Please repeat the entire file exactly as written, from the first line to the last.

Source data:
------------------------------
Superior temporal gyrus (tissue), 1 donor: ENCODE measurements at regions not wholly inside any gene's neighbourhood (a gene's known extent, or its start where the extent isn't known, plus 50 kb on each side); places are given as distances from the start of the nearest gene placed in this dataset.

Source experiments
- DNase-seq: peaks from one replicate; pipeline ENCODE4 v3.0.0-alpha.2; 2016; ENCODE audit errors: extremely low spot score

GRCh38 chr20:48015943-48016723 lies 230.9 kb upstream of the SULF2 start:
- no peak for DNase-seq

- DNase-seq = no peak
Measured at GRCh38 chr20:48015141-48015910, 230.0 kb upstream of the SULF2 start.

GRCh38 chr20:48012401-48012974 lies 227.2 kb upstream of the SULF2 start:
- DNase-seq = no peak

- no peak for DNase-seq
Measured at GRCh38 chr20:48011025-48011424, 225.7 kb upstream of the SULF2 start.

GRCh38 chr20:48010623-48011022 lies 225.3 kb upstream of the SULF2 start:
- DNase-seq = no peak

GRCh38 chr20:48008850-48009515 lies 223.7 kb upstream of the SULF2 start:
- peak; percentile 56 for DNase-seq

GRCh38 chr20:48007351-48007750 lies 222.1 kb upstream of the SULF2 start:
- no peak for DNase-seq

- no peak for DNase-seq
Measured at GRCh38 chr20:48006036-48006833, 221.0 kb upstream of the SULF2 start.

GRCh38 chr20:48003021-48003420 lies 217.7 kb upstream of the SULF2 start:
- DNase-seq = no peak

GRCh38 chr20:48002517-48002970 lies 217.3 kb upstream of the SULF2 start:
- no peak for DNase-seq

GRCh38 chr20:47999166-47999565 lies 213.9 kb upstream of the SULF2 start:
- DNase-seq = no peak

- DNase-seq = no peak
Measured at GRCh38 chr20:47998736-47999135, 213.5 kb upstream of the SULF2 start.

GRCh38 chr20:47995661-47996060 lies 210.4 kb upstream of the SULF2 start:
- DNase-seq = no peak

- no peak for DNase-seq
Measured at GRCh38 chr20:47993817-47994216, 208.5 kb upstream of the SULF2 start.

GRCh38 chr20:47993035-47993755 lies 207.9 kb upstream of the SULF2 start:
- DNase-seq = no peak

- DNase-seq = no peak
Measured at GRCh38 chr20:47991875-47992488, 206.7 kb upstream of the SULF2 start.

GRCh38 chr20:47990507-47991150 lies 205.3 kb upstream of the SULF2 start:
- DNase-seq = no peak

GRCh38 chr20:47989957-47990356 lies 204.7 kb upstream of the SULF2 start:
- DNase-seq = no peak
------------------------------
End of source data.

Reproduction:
Superior temporal gyrus (tissue), 1 donor: ENCODE measurements at regions not wholly inside any gene's neighbourhood (a gene's known extent, or its start where the extent isn't known, plus 50 kb on each side); places are given as distances from the start of the nearest gene placed in this dataset.

Source experiments
- DNase-seq: peaks from one replicate; pipeline ENCODE4 v3.0.0-alpha.2; 2016; ENCODE audit errors: extremely low spot score

GRCh38 chr20:48015943-48016723 lies 230.9 kb upstream of the SULF2 start:
- no peak for DNase-seq

- DNase-seq = no peak
Measured at GRCh38 chr20:48015141-48015910, 230.0 kb upstream of the SULF2 start.

GRCh38 chr20:48012401-48012974 lies 227.2 kb upstream of the SULF2 start:
- DNase-seq = no peak

- no peak for DNase-seq
Measured at GRCh38 chr20:48011025-48011424, 225.7 kb upstream of the SULF2 start.

GRCh38 chr20:48010623-48011022 lies 225.3 kb upstream of the SULF2 start:
- DNase-seq = no peak

GRCh38 chr20:48008850-48009515 lies 223.7 kb upstream of the SULF2 start:
- peak; percentile 56 for DNase-seq

GRCh38 chr20:48007351-48007750 lies 222.1 kb upstream of the SULF2 start:
- no peak for DNase-seq

- no peak for DNase-seq
Measured at GRCh38 chr20:48006036-48006833, 221.0 kb upstream of the SULF2 start.

GRCh38 chr20:48003021-48003420 lies 217.7 kb upstream of the SULF2 start:
- DNase-seq = no peak

GRCh38 chr20:48002517-48002970 lies 217.3 kb upstream of the SULF2 start:
- no peak for DNase-seq

GRCh38 chr20:47999166-47999565 lies 213.9 kb upstream of the SULF2 start:
- DNase-seq = no peak

- DNase-seq = no peak
Measured at GRCh38 chr20:47998736-47999135, 213.5 kb upstream of the SULF2 start.

GRCh38 chr20:47995661-47996060 lies 210.4 kb upstream of the SULF2 start:
- DNase-seq = no peak

- no peak for DNase-seq
Measured at GRCh38 chr20:47993817-47994216, 208.5 kb upstream of the SULF2 start.

GRCh38 chr20:47993035-47993755 lies 207.9 kb upstream of the SULF2 start:
- DNase-seq = no peak

- DNase-seq = no peak
Measured at GRCh38 chr20:47991875-47992488, 206.7 kb upstream of the SULF2 start.

GRCh38 chr20:47990507-47991150 lies 205.3 kb upstream of the SULF2 start:
- DNase-seq = no peak

GRCh38 chr20:47989957-47990356 lies 204.7 kb upstream of the SULF2 start:
- DNase-seq = no peak